Fights in Orangeblood are dependent upon preparation more than anything else. Firearms come in a few basic types but have a wide gamut of potential effects. Some pack extraordinary firepower in exchange for eliminating the chance to dodge anything, or have a tiny magazine that needs frequent reloading but is formidably accurate. Bosses sport the ability to act thrice per turn alongside minions that offer them significant buffs, and without effective equipment in place are quite capable of ripping the player’s side apart. Regular opponents near the end of the game also boast sizable HP counts and get to move more than once, just in case the player hasn’t come up with a means of coping yet. At least Orangeblood is kind to defeated players, sacrificing only about a quarter of the current cash instead of any progress.

Would you want to be in the pool next to the flying car parking lot? Really, would you?

Sifting through all the information to make the optimum choices for equipment isn’t always easy due to the multitude of variables at hand. To obfuscate matters further, the descriptions of items are often couched in more hip-hop terminology that isn’t properly justified, leading to words being awkwardly broken between lines. Luck also plays a considerable role, as shops have a much smaller role in outfitting the player than what is discovered in random chests strewn through the dungeons. Orangeblood is at least kind by immediately letting players sell spare inventory once the maximum of fifty for each category is exceeded, something that keeps the materials on hand from becoming overwhelming.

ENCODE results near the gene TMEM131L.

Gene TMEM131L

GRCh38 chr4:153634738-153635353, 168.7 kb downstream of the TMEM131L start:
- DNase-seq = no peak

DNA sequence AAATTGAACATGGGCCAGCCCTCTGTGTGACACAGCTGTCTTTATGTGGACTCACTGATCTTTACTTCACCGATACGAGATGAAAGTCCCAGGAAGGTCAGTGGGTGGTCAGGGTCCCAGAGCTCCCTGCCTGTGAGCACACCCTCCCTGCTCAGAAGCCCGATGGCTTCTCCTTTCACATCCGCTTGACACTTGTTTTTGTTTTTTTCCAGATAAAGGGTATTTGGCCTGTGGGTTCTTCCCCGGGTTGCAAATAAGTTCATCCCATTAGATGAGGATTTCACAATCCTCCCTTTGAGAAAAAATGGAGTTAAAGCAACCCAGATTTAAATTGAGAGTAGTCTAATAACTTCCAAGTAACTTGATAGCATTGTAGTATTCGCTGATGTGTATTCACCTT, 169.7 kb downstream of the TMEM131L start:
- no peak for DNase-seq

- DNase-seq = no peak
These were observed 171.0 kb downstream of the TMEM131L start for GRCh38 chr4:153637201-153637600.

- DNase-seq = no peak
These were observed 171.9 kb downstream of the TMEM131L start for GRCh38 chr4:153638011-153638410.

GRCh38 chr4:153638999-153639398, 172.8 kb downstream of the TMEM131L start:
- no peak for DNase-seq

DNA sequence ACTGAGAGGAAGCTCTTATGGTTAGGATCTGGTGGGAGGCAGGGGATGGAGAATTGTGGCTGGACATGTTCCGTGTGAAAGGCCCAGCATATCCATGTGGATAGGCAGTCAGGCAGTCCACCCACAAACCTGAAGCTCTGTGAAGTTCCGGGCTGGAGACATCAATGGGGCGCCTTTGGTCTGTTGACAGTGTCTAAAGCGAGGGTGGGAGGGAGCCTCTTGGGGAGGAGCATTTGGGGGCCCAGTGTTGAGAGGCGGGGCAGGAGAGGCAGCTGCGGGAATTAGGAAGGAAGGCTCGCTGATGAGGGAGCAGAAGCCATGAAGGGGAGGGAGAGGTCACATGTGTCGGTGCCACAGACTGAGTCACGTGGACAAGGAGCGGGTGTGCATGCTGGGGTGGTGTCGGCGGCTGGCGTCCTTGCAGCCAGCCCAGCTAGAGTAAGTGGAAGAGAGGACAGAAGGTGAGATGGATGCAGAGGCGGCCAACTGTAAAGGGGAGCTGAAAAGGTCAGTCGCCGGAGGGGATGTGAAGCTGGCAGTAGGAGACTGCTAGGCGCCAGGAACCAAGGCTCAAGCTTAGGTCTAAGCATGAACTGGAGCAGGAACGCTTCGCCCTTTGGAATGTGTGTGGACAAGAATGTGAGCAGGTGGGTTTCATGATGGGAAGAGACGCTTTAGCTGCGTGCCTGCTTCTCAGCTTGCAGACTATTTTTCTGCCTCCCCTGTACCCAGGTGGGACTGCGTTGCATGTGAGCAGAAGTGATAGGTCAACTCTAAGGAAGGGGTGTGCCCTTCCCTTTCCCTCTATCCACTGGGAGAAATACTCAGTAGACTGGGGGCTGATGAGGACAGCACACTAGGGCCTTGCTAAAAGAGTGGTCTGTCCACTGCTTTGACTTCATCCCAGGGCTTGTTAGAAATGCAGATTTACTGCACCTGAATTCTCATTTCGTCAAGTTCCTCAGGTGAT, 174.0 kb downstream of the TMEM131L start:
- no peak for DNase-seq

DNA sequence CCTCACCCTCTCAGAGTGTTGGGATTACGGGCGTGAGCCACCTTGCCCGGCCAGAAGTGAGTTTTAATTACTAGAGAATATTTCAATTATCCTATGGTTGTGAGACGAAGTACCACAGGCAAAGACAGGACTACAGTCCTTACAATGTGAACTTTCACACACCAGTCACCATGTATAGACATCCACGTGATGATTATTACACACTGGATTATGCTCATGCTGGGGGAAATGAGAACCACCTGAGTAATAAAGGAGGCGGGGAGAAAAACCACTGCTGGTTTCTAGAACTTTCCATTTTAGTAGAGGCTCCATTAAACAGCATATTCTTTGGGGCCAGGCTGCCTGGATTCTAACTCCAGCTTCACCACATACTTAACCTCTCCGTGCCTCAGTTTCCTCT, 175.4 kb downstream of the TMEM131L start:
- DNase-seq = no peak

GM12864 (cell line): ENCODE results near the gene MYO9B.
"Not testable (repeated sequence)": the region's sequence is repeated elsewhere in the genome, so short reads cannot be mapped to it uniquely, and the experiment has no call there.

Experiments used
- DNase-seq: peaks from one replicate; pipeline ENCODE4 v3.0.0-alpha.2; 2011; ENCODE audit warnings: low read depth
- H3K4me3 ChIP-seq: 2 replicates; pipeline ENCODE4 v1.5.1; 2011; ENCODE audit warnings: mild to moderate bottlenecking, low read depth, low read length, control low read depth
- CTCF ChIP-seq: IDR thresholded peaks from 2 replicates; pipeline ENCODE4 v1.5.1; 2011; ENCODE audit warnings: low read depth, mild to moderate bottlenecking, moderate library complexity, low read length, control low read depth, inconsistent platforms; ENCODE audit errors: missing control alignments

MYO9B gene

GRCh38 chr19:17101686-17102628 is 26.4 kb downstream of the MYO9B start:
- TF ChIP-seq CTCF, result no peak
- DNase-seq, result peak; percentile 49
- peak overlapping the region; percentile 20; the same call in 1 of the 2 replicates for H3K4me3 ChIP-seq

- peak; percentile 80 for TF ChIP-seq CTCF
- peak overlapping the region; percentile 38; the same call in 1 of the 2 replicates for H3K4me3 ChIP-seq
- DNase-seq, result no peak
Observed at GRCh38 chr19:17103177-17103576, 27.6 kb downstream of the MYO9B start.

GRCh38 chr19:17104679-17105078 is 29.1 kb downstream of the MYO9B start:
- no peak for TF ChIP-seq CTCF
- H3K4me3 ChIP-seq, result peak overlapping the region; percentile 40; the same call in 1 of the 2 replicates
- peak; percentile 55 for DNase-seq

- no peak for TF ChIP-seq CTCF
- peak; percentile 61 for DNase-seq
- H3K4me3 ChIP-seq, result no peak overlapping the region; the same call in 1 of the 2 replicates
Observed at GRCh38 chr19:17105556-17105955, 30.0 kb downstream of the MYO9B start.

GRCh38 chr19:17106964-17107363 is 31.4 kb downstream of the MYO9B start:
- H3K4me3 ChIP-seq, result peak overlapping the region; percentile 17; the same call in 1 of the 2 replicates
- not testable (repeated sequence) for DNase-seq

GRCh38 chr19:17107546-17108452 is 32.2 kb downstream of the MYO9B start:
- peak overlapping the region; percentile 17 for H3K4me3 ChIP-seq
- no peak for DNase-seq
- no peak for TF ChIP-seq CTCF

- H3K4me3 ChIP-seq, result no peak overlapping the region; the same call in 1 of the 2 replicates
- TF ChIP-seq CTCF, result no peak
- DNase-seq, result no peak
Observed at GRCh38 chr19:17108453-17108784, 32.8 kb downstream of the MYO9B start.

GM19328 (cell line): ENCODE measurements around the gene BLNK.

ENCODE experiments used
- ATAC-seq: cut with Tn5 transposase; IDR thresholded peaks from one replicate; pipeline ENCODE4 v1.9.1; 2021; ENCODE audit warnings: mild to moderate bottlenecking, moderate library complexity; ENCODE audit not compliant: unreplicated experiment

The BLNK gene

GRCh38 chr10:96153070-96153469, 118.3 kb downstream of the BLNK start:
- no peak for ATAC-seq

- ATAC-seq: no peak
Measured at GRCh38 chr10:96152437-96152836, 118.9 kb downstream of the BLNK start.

Orangeblood‘s musical accompaniment is in keeping with its hip-hop dialogue, and much of it is catchy. The number of compositions is not particularly large, but is definitely enough to keep things varied for the ten to fifteen hours required by the main quest. Sound effects are frequently attention-getting due to how overpowering they are in the audio mix, but are effective in their depictions of things such as gunshots or doors opening. As for the visuals, they effectively bring New Koza to life while seeming comparable to something the Super Nintendo could have hosted. Enemies in particular have a fair amount of personality.

Several additional achievements are locked behind an optional dungeon, but after struggling to find the right formula for success against the later bosses, I was done with Orangeblood. It tries to do a lot of things, and definitely has a distinct personality from anything else I remember playing. Layering everything with needless profanity is not the magic bullet to become amazing though, and using the game’s real bullets is often more complicated than it should be. If a sequel should come to pass, there’s plenty of room for improvement.


Disclosure: This review is based on a free copy of the game provided by the publisher.

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'Above Average' -- 2.5/5
< 20 HOURS

Unique approach and setting

Plenty of options in combat

Text is 'edgy' instead of informative

Randomized equipment appearance